Further, on February 9, 2016, the firm wrote to Mehta reiterating the claim that the UD had processed the additional FSI proposal, but adding that it was likely to take some time. Arguing that the hotel had been ready for use for over two years and that the recurring expenditures were mounting, the firm had requested the commissioner to issue part occupation certificate (OC) for the first eight floors, while keeping approvals for the upper floors in abeyance. “We are ready to give a registered undertaking that we will demolish the upper floors if the further additional FSI is not sanctioned by the government,” stated the firm’s letter.

But sources confirmed that the additional FSI proposal was grounded after it was found that the plot’s area (1799.33 sq mtr) is much below stipulated 2500 square meter. While processing the approval for regularisation of the construction carried out within the permissible floor area on June 6, Mehta had categorically ordered that regularisation for construction out of this limit would be taken up only after the Urban Development Department conveyed its consent to it.

“If permission was not received within six months, further action under law will be initiated,” he had observed. The UD department’s latest proposal has withdrawn the minimum plot area condition, which would pave the way for regularisation of the hotel’s construction.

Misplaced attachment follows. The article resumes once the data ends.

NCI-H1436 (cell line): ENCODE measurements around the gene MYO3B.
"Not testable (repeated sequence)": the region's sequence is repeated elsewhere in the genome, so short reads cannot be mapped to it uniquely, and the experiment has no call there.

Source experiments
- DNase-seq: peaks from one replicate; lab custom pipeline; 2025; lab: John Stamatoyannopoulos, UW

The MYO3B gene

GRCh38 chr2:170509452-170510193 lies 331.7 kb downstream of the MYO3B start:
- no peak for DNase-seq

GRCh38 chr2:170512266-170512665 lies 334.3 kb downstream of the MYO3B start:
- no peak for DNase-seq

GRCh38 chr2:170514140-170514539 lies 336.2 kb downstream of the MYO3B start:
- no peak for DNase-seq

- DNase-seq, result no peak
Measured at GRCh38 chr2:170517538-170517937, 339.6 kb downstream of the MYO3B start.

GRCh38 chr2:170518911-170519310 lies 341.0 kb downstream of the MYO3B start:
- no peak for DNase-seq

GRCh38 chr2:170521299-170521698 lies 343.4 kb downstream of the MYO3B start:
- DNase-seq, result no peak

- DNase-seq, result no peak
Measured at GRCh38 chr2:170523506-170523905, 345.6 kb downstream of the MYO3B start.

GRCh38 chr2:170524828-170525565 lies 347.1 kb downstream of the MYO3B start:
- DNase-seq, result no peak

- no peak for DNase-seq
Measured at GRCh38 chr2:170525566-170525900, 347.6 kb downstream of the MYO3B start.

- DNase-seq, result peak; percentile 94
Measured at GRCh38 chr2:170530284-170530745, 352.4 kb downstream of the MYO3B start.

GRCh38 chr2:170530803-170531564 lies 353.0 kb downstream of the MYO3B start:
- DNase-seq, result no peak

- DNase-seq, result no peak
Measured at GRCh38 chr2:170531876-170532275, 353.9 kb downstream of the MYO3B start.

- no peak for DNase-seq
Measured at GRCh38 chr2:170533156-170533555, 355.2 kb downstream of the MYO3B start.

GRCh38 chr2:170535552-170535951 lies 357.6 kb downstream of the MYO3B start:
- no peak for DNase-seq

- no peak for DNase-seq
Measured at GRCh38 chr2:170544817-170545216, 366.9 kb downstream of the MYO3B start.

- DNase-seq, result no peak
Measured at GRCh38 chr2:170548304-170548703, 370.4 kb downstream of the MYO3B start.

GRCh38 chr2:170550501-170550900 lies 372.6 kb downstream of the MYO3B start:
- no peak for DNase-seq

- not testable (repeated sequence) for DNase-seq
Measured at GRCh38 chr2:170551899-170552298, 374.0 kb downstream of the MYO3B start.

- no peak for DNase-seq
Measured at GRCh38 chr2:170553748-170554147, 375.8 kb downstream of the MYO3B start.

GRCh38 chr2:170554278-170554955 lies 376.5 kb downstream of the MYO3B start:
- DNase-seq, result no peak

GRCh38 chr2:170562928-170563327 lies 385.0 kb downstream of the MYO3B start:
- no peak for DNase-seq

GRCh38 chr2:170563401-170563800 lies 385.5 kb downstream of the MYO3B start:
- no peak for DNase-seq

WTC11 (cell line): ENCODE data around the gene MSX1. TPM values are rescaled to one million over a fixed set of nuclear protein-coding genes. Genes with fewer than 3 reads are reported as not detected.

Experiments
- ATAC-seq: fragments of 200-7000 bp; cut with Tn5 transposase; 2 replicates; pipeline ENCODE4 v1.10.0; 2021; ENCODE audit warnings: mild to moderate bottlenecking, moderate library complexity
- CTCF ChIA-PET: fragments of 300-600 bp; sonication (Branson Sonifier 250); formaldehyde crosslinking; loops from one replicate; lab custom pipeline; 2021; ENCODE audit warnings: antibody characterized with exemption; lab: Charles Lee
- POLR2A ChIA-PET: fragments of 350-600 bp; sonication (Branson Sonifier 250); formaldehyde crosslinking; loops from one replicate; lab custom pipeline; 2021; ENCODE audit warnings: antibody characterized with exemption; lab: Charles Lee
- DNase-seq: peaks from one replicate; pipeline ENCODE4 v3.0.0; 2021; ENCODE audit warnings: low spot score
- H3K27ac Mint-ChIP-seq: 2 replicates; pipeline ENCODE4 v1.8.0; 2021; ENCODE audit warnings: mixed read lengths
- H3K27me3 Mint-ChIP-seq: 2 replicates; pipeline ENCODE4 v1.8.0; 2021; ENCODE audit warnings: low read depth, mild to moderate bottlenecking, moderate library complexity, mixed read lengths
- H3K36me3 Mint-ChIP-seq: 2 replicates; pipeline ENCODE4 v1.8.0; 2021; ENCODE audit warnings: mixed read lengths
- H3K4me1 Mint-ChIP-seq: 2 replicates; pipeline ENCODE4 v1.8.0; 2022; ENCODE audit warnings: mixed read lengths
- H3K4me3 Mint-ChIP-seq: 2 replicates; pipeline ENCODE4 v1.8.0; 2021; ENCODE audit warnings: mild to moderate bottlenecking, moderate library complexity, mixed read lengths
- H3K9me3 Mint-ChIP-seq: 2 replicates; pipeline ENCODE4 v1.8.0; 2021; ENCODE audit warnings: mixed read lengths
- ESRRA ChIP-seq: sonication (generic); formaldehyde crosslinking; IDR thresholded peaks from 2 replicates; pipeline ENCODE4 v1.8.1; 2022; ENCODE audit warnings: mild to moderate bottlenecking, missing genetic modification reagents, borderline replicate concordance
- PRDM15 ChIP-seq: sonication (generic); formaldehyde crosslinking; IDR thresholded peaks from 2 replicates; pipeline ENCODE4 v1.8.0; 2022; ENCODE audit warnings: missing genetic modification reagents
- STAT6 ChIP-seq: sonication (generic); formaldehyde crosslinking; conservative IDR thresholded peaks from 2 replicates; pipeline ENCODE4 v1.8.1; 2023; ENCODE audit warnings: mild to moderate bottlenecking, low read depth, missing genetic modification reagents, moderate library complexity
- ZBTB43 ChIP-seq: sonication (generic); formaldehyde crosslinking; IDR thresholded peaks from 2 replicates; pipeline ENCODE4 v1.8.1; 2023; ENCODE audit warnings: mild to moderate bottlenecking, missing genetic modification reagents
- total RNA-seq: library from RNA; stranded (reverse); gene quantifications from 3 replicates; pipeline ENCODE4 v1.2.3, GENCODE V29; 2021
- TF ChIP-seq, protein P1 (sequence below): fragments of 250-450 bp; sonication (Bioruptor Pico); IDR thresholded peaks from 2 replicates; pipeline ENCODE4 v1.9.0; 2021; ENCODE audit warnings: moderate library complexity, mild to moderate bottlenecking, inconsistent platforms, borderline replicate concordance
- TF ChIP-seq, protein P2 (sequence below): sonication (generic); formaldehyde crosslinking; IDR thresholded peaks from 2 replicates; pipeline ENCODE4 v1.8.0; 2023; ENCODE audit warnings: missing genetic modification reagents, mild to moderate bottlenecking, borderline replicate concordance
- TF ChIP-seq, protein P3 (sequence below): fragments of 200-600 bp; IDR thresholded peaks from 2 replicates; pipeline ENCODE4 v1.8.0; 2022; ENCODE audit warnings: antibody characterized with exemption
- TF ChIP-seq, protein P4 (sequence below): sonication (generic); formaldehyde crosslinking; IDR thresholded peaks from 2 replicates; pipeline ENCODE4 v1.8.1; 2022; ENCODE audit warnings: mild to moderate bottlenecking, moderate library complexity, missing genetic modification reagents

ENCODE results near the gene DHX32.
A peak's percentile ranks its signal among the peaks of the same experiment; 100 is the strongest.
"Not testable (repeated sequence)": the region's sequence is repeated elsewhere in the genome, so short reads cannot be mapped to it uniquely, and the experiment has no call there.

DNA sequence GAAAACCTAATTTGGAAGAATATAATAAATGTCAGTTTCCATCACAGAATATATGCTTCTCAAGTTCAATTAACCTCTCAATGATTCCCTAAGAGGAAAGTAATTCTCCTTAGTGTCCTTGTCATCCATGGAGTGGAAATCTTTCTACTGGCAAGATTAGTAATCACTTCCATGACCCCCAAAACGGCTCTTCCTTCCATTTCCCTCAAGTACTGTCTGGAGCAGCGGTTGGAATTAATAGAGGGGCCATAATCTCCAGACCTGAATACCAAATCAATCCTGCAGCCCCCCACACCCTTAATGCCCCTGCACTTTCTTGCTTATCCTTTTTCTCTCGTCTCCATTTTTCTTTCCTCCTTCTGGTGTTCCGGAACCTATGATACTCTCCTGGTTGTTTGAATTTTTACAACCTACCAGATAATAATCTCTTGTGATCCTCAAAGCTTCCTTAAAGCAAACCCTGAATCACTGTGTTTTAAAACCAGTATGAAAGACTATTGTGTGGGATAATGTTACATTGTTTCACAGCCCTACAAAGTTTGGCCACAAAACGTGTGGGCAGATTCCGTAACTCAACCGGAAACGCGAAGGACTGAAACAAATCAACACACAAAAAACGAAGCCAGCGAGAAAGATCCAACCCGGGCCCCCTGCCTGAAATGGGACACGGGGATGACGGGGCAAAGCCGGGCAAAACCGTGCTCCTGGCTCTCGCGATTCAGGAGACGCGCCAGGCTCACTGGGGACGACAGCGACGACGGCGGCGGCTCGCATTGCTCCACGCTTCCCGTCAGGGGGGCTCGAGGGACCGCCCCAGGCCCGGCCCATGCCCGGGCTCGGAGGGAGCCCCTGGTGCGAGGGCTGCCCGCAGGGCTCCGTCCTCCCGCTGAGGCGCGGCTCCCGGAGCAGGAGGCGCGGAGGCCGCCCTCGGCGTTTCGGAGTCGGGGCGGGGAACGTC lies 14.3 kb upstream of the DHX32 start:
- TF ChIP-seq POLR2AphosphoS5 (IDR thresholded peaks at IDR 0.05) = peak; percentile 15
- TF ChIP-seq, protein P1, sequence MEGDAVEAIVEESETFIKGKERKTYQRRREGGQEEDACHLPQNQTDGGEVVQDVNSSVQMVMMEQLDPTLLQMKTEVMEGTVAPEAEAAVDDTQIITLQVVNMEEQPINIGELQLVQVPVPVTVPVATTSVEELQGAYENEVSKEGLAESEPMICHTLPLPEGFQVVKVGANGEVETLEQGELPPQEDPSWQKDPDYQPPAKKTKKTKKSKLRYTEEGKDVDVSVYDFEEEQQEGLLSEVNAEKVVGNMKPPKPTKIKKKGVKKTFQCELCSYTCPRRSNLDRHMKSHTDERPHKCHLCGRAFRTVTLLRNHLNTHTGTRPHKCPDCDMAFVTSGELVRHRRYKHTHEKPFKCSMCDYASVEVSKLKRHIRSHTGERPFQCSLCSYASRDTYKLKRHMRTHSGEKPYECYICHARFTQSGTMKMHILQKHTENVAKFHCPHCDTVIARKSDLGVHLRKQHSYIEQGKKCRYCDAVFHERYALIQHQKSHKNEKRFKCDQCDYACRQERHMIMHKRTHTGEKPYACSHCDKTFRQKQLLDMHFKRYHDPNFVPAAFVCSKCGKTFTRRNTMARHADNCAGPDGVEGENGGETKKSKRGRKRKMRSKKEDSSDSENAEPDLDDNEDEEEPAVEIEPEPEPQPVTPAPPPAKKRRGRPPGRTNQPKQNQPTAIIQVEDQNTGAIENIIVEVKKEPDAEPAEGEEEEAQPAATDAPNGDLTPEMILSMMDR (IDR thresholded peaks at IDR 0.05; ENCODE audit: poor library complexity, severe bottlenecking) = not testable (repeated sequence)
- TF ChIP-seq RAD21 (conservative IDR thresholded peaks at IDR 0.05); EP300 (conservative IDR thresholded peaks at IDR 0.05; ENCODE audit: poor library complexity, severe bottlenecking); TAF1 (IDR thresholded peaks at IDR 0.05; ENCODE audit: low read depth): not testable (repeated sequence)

Madhukar Shetty, Chairman, Genesis Resorts Private Limited, when contacted, confirmed that his firm had been seeking relaxation and would benefit from it. “The hotel is ready for use for over two years. But since the occupation has not been granted by BMC, there is no revenue generation. On the other hand, the recurring expenditure on house keeping and maintenance of central air conditioning has to be undertaken to keep amenities and interiors in proper condition. We have to also pay off loan installments to bankers who financed the project,” he said.

“The building plans were first approved in 2008. Since then, there has been a significant advancement of technologies in the utility sector. We have incorporated services such as an evacuation room, an ioniser, a server room, a chiller and a boiler plant as per international standards for hotel building, and this had led to certain changes to the buildable area. It is not as if we have built additional guest rooms or would be making additional revenue from these areas. How can the hotel industry and tourism flourish if we are penalised for providing such services,” Shetty said.

“We’ve already said that we would be willing to demolish the upper floors if the authorities think we were in the wrong. But they must at least allow us to start services on the lower floors,” he said.

Ironically, the civic body has also questioned concessions in open space requirements granted in 2010 to the hotel project as non-admissible. Documents show that the concessions had been approved by the then civic commissioner. Incidentally, documents reveal that on January 25, 2016, BJP MLA from Vile Parle Parag Alavani had written a letter to the CM, demanding that the minimum plot area condition be waived. Confirming this, Alavani, when contacted, however, said, “A waiver of the plot size criteria has been a longstanding demand of hotel owners. Some of them discussed this with me during a tourism mart organised in my constituency, following which I decided to write to the government in this regard. Since I feel that the demand is justified, I’ve been following it up with the government,” he said.